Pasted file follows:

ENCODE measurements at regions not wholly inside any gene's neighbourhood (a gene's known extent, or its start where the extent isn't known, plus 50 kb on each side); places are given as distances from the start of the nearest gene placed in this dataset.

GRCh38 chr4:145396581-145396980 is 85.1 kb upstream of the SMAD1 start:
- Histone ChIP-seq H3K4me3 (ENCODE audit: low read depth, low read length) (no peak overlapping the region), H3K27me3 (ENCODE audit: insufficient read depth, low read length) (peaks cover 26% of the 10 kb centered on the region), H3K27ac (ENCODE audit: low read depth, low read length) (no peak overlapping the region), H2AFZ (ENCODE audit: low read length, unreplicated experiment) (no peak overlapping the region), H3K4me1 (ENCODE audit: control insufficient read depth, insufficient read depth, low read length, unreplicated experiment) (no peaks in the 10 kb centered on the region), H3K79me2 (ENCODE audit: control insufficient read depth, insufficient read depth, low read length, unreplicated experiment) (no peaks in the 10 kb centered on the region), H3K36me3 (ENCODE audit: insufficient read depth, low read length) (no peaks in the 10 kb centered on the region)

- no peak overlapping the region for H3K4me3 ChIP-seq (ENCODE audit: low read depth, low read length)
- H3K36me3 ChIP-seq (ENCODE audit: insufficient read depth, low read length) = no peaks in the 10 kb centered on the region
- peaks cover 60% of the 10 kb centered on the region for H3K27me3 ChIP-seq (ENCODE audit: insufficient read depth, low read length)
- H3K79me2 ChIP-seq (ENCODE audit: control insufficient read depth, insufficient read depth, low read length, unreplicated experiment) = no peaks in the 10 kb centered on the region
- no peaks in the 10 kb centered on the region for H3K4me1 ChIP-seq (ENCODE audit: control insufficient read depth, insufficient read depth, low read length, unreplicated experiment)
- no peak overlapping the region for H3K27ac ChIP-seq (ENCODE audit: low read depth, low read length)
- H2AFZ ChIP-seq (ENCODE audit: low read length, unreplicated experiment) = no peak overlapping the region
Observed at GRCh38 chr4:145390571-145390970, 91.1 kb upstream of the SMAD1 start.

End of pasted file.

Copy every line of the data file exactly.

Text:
ENCODE measurements at regions not wholly inside any gene's neighbourhood (a gene's known extent, or its start where the extent isn't known, plus 50 kb on each side); places are given as distances from the start of the nearest gene placed in this dataset.

GRCh38 chr4:145396581-145396980 is 85.1 kb upstream of the SMAD1 start:
- Histone ChIP-seq H3K4me3 (ENCODE audit: low read depth, low read length) (no peak overlapping the region), H3K27me3 (ENCODE audit: insufficient read depth, low read length) (peaks cover 26% of the 10 kb centered on the region), H3K27ac (ENCODE audit: low read depth, low read length) (no peak overlapping the region), H2AFZ (ENCODE audit: low read length, unreplicated experiment) (no peak overlapping the region), H3K4me1 (ENCODE audit: control insufficient read depth, insufficient read depth, low read length, unreplicated experiment) (no peaks in the 10 kb centered on the region), H3K79me2 (ENCODE audit: control insufficient read depth, insufficient read depth, low read length, unreplicated experiment) (no peaks in the 10 kb centered on the region), H3K36me3 (ENCODE audit: insufficient read depth, low read length) (no peaks in the 10 kb centered on the region)

- no peak overlapping the region for H3K4me3 ChIP-seq (ENCODE audit: low read depth, low read length)
- H3K36me3 ChIP-seq (ENCODE audit: insufficient read depth, low read length) = no peaks in the 10 kb centered on the region
- peaks cover 60% of the 10 kb centered on the region for H3K27me3 ChIP-seq (ENCODE audit: insufficient read depth, low read length)
- H3K79me2 ChIP-seq (ENCODE audit: control insufficient read depth, insufficient read depth, low read length, unreplicated experiment) = no peaks in the 10 kb centered on the region
- no peaks in the 10 kb centered on the region for H3K4me1 ChIP-seq (ENCODE audit: control insufficient read depth, insufficient read depth, low read length, unreplicated experiment)
- no peak overlapping the region for H3K27ac ChIP-seq (ENCODE audit: low read depth, low read length)
- H2AFZ ChIP-seq (ENCODE audit: low read length, unreplicated experiment) = no peak overlapping the region
Observed at GRCh38 chr4:145390571-145390970, 91.1 kb upstream of the SMAD1 start.